I toured the project in August in the company of CEO Martin McFarlane, process engineer Don Pettersson, consulting geologist Lars Dahlenborg, general manager Folke Soderstrom. Office manager Astrid Soderstrom provided logistical support.

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Woxna Graphite Project, Sweden

Here's a photo of geologist Lars Dahlenborg and yours truly at the Kringel pit, which is expected to be completely dewatered by the end of Q1/13 and available for development and exploitation:

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Kringel Open-Pit Graphite Mine

Flinders drilled delineation and exploration core holes throughout the spring and summer to successfully qualify and expand a previous historic resource. Currently Kringel has a NI 43-101 measured and indicated resource of 2.6M tonnes grading 10.5% graphitic carbon at 7.0% cutoff grade that is open to expansion along strike and at depth. The photo below shows a high-grade zone of graphitic schist:

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Graphite-Bearing Core from the Kringel Deposit

As part of project remediation, Flinders has cleaned up, rebagged, and sold low-grade ore stockpiles to its previous European customers. This effort generated minor cash flow to the coffers but more importantly, reestablished relationships with past buyers of Woxna Graphite.

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One Tonne Bags of Graphite Ready for Shipment to Customers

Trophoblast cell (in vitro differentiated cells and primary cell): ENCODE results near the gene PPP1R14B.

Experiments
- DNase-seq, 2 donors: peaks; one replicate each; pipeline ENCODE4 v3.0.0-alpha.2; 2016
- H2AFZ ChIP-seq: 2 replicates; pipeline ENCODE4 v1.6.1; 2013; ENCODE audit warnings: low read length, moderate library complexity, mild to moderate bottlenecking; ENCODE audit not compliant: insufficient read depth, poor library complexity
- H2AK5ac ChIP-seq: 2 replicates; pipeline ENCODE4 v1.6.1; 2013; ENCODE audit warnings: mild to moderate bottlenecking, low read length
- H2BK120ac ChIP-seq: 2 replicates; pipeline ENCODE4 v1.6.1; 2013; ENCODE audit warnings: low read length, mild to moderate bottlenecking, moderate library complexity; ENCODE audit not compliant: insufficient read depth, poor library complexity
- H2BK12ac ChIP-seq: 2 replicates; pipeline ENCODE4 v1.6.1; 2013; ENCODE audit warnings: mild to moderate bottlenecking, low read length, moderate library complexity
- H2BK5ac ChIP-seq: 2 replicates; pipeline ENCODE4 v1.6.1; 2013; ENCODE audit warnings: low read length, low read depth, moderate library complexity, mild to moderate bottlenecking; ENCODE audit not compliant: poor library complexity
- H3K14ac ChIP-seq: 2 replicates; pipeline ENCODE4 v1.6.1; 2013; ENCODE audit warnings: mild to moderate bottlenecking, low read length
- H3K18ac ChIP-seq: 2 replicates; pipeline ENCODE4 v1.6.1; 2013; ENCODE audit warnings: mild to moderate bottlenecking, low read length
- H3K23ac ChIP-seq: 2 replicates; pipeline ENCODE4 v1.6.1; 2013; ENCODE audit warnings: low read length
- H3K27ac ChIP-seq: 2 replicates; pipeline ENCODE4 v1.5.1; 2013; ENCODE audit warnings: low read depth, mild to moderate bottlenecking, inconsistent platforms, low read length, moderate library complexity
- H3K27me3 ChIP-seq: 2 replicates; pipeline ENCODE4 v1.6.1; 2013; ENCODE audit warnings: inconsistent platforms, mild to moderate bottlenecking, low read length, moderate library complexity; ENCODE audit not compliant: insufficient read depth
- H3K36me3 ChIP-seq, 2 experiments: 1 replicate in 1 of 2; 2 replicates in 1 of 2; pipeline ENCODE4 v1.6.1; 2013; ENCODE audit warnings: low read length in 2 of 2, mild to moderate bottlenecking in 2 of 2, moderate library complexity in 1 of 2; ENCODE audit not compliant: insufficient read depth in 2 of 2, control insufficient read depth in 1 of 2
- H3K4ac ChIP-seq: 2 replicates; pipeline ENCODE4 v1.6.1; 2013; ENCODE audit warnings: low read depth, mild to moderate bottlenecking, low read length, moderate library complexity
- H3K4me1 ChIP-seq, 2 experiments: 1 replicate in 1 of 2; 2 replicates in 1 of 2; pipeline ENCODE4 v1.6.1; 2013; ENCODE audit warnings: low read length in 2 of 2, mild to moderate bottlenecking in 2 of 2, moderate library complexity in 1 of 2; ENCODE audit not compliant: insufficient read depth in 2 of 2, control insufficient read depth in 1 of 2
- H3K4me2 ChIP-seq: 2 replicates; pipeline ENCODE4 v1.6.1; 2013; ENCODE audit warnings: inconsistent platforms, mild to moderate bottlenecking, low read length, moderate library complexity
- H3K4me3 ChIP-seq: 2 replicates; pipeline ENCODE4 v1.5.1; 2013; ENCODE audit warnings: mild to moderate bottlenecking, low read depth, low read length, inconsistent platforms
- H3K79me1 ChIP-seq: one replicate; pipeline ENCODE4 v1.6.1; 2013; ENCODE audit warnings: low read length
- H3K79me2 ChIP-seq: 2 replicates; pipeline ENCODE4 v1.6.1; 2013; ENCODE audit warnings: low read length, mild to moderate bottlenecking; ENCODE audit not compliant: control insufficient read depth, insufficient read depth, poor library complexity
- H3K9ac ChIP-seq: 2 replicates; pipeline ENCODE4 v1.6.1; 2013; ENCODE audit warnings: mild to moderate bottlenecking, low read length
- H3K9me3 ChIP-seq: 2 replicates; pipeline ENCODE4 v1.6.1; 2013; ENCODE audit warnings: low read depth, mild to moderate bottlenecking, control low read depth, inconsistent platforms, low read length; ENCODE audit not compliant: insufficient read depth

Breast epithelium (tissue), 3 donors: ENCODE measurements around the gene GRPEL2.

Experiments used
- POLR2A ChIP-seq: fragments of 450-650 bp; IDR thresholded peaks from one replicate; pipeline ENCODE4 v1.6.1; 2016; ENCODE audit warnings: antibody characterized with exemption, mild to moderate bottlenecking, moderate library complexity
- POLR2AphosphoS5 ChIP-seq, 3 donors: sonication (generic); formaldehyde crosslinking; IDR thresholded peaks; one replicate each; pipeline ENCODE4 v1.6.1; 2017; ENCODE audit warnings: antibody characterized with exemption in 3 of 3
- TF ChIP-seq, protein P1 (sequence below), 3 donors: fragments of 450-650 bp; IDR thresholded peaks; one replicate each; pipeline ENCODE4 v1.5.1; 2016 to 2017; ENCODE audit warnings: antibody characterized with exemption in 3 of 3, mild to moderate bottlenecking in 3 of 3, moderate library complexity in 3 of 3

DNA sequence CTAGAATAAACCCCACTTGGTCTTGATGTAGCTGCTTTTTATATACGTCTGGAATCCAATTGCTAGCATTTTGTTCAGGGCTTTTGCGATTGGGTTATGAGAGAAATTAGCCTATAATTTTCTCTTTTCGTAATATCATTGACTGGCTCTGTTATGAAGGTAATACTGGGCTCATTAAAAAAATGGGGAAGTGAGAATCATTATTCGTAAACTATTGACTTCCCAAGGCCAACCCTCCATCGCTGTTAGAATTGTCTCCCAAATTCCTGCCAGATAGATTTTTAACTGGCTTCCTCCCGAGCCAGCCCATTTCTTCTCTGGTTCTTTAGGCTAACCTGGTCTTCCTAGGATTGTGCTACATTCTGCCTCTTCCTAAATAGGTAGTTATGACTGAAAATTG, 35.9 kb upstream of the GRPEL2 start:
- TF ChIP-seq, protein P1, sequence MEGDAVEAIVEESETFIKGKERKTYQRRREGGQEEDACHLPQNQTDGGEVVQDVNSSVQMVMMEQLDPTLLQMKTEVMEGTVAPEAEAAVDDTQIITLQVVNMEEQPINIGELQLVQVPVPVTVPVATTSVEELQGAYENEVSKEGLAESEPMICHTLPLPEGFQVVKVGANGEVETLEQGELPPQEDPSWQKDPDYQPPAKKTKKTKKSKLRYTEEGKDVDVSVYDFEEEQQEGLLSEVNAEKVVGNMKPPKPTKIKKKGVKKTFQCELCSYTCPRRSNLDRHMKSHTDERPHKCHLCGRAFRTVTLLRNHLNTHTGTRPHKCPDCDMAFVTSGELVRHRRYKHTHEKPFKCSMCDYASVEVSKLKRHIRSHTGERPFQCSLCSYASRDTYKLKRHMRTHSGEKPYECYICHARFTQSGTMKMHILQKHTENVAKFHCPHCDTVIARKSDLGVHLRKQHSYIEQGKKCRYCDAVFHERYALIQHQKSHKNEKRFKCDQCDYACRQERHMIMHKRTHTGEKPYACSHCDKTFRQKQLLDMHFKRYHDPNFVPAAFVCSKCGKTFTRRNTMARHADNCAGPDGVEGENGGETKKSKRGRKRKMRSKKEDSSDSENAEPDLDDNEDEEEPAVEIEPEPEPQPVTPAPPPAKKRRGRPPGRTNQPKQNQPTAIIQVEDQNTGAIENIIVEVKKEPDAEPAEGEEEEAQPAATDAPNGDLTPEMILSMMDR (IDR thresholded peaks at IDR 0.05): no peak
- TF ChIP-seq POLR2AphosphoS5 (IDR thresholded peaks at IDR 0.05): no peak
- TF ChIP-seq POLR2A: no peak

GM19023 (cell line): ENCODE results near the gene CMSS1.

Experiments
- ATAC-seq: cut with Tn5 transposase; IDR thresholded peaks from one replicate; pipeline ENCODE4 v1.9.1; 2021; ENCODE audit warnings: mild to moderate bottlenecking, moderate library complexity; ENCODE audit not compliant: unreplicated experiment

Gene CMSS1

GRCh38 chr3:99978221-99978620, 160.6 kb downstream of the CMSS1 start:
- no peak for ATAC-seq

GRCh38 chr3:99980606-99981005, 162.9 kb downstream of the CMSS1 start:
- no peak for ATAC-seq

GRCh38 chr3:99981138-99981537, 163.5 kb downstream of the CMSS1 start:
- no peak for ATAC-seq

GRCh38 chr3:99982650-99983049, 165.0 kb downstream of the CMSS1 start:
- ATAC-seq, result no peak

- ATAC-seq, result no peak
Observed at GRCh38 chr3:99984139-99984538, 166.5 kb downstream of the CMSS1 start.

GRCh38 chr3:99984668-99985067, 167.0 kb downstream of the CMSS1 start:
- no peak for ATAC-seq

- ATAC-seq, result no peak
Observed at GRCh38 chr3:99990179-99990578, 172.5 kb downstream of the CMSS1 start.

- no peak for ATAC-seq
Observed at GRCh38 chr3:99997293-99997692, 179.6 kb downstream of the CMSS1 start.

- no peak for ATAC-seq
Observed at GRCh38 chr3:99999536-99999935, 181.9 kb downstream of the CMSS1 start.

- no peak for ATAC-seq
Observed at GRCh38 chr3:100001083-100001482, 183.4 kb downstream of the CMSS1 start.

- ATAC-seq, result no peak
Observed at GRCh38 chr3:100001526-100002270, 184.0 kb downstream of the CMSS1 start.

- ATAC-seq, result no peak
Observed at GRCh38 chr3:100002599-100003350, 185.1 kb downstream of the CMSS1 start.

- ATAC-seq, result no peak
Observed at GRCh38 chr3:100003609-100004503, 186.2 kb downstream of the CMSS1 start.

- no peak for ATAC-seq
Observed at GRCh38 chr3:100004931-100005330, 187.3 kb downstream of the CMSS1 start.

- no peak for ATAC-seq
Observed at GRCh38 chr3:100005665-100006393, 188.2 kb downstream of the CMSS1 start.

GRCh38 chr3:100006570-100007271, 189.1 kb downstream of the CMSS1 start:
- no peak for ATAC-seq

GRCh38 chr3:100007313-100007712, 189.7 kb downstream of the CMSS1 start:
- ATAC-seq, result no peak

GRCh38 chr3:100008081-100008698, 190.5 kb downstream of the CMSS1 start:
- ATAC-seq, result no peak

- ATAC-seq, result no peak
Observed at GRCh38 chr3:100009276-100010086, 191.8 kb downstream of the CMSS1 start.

In recent news, Flinders appointed London-based GBM Engineering to complete a process flow sheet, design, and refurbishment of the existing mill and concentration plant. It is progressing with mine

dewatering, tailings dam remediation and procurement of mining and processing equipment.

CEO McFarlane recently provided guidance that the company is within its budget and timeline to achieve commercial production at an annualized 13,000 tonnes of graphite in Q1/14. I expect the Kringel deposit to be a robustly economic graphite mine. Plans for expansion are expected after the first phase of production is achieved.

My second tour was at Focus Graphite's 100% owned Lac Knife deposit in northern Quebec. It is located about 30 km southwest of Labrador City and is accessible via highway and 32 km of unimproved dirt road. The main provincial power line is located five km from the site, and a public railway is 30 km away.

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Lac Knife Project, Quebec